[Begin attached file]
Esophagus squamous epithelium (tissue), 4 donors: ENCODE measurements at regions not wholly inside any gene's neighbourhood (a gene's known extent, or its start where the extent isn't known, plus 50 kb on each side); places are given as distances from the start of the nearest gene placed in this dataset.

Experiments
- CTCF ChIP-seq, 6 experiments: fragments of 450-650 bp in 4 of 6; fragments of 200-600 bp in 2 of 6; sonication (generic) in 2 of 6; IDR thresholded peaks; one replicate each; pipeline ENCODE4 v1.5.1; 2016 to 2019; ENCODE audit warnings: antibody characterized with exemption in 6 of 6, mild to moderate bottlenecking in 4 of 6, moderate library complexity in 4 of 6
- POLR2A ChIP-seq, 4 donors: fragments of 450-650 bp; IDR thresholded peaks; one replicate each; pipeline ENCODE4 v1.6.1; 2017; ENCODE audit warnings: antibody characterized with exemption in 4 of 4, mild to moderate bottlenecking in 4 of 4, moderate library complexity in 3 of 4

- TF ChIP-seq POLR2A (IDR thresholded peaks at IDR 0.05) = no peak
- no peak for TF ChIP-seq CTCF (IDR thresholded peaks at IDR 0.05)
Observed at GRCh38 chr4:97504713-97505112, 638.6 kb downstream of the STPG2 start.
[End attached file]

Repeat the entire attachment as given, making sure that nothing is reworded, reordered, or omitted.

Esophagus squamous epithelium (tissue), 4 donors: ENCODE measurements at regions not wholly inside any gene's neighbourhood (a gene's known extent, or its start where the extent isn't known, plus 50 kb on each side); places are given as distances from the start of the nearest gene placed in this dataset.

Experiments
- CTCF ChIP-seq, 6 experiments: fragments of 450-650 bp in 4 of 6; fragments of 200-600 bp in 2 of 6; sonication (generic) in 2 of 6; IDR thresholded peaks; one replicate each; pipeline ENCODE4 v1.5.1; 2016 to 2019; ENCODE audit warnings: antibody characterized with exemption in 6 of 6, mild to moderate bottlenecking in 4 of 6, moderate library complexity in 4 of 6
- POLR2A ChIP-seq, 4 donors: fragments of 450-650 bp; IDR thresholded peaks; one replicate each; pipeline ENCODE4 v1.6.1; 2017; ENCODE audit warnings: antibody characterized with exemption in 4 of 4, mild to moderate bottlenecking in 4 of 4, moderate library complexity in 3 of 4

- TF ChIP-seq POLR2A (IDR thresholded peaks at IDR 0.05) = no peak
- no peak for TF ChIP-seq CTCF (IDR thresholded peaks at IDR 0.05)
Observed at GRCh38 chr4:97504713-97505112, 638.6 kb downstream of the STPG2 start.